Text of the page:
Friday, 25 June 2010

The foolishness of minimum sentences

One of claimed purposes of state punishment is deterrence. When the lawbreaker is sentenced a message is sent out to other potential lawbreakers. The sentence must be sufficiently severe to deter other lawbreakers.  This function has been used to justify minimum sentences - a legally specified minimum penalty that applies to all who break a specific law. One area where we have minimum statutory sentences is for gun crime.

However such sentences can result is grave miscarriages of justice.  Last week a 53 year old woman, Gail Cochrane, was sentenced to five years in prison for possession of a firearm. Five years is the minimum penalty for this case.  But look closer and you realise the stupidity of the law.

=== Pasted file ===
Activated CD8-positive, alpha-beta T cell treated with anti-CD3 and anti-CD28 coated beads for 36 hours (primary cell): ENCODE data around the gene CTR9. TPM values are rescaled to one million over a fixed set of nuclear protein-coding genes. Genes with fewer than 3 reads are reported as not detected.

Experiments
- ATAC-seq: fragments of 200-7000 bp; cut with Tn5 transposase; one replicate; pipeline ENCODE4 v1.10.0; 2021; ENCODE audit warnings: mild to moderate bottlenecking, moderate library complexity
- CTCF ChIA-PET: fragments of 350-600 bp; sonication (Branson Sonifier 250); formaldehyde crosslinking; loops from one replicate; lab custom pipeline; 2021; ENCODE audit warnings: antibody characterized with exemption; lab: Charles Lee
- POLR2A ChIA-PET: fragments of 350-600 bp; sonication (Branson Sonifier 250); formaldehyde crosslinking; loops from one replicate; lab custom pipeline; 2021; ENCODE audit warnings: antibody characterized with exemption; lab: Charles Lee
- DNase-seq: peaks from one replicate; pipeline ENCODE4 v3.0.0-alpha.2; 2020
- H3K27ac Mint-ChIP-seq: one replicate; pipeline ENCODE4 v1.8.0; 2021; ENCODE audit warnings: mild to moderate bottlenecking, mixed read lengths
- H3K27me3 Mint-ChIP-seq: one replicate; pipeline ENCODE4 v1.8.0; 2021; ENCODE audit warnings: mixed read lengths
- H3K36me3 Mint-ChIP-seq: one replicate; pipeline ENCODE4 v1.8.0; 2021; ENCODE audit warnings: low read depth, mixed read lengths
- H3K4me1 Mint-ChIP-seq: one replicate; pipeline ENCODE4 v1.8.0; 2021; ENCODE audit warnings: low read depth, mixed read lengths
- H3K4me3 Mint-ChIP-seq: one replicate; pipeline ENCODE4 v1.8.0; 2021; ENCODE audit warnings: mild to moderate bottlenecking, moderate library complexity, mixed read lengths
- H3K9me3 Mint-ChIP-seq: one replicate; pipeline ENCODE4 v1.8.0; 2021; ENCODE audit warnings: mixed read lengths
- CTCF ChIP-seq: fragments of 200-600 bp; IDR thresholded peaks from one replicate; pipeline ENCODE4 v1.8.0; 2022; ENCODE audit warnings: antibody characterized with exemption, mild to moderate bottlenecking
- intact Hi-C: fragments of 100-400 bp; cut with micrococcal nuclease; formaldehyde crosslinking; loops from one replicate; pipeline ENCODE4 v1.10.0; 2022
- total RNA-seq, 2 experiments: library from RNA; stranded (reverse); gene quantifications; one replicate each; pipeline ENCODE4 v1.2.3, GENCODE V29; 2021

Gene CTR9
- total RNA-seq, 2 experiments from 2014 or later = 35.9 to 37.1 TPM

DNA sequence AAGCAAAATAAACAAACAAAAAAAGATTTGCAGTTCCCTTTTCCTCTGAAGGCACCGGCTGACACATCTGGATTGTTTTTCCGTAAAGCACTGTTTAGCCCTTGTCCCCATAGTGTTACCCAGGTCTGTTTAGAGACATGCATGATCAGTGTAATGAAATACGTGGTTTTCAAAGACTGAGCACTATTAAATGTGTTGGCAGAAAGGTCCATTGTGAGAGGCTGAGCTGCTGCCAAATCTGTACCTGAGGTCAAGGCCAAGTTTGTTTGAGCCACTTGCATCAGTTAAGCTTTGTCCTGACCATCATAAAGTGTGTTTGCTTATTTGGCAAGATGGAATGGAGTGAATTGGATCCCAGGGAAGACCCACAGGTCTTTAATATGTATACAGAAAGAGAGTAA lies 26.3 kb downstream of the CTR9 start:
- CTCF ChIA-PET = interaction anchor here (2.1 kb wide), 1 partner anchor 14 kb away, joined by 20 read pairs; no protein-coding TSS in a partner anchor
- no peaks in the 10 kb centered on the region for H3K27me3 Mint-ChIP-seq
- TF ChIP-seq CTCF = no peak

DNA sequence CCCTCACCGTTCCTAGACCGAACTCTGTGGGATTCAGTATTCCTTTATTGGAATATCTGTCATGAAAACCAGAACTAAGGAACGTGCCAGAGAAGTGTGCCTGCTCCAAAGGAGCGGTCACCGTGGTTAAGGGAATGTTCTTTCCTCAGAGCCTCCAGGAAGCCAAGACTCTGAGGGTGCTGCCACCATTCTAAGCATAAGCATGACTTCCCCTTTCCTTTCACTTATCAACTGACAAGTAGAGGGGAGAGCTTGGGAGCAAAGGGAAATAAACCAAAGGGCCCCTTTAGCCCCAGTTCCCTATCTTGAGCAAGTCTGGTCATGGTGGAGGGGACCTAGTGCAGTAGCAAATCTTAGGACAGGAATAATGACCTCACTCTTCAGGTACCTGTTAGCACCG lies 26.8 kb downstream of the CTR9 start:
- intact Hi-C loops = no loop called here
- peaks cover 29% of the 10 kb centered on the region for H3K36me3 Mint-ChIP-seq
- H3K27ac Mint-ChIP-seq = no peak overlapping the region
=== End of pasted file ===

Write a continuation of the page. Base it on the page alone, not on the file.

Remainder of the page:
The gun in question is a 1927 Czech made Browning which her Father had brought back as a souvenir from the Second World War.  When he died she kept the gun. She had no ammunition for the gun and there was no evidence it had ever left her home.  Whilst it was a real gun it was also a family heirloom and without ammunition it was harmless. Yet the law is the law and Ms Cochrane is now serving five years in prison.

She is experience the pains of imprisonment to send out a message to who?  Middle aged women who have sentimentally failed to dispose of their father's souvenirs?  Or is it a case of politicians and the police claiming that this sort of thing shows how tough they are?  Whatever its both stupid and really unjust to Ms Cochrane.

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